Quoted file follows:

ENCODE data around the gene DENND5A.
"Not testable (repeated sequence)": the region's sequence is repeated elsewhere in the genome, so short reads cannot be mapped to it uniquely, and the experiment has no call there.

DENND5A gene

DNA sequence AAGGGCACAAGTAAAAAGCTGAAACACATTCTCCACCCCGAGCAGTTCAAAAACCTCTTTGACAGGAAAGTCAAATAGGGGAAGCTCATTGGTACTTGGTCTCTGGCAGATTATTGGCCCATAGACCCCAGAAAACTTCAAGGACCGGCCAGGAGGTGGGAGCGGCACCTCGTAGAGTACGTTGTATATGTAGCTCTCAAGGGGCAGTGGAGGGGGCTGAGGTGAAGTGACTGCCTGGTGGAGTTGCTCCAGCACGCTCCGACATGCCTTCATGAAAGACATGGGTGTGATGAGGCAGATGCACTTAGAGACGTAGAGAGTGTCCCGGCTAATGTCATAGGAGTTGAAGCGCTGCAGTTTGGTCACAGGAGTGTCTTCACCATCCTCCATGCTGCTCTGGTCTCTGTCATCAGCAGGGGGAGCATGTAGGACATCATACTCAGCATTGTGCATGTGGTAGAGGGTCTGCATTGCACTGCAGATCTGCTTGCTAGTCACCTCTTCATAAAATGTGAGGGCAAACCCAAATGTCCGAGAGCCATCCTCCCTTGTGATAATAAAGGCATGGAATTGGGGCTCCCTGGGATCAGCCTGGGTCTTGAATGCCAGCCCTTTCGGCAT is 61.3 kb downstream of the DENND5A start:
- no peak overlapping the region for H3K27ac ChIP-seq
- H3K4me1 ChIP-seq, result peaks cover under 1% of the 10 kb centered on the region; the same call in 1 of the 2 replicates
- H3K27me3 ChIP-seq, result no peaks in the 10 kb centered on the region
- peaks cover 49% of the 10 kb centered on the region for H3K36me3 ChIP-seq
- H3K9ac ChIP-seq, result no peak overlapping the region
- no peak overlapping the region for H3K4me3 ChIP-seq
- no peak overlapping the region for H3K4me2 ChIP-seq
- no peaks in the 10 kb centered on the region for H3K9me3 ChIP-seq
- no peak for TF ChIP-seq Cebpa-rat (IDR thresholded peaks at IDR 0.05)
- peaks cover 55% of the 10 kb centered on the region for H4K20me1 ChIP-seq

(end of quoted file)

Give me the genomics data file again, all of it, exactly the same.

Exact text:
ENCODE data around the gene DENND5A.
"Not testable (repeated sequence)": the region's sequence is repeated elsewhere in the genome, so short reads cannot be mapped to it uniquely, and the experiment has no call there.

DENND5A gene

DNA sequence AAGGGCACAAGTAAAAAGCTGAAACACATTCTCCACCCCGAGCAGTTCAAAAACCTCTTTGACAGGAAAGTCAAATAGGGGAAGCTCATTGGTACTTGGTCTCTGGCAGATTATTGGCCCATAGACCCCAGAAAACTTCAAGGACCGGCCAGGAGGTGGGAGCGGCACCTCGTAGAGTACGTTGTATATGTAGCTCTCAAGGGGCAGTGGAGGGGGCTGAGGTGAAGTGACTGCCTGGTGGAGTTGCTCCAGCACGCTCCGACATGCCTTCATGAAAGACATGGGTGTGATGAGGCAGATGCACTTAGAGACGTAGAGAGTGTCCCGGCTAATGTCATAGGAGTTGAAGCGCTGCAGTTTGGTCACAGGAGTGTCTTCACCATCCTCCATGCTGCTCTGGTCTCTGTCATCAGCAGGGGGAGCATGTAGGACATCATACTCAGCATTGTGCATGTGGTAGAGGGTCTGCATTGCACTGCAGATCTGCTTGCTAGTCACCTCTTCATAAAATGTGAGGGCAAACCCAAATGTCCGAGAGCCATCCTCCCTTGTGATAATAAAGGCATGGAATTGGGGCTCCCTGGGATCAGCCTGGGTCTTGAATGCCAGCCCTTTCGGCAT is 61.3 kb downstream of the DENND5A start:
- no peak overlapping the region for H3K27ac ChIP-seq
- H3K4me1 ChIP-seq, result peaks cover under 1% of the 10 kb centered on the region; the same call in 1 of the 2 replicates
- H3K27me3 ChIP-seq, result no peaks in the 10 kb centered on the region
- peaks cover 49% of the 10 kb centered on the region for H3K36me3 ChIP-seq
- H3K9ac ChIP-seq, result no peak overlapping the region
- no peak overlapping the region for H3K4me3 ChIP-seq
- no peak overlapping the region for H3K4me2 ChIP-seq
- no peaks in the 10 kb centered on the region for H3K9me3 ChIP-seq
- no peak for TF ChIP-seq Cebpa-rat (IDR thresholded peaks at IDR 0.05)
- peaks cover 55% of the 10 kb centered on the region for H4K20me1 ChIP-seq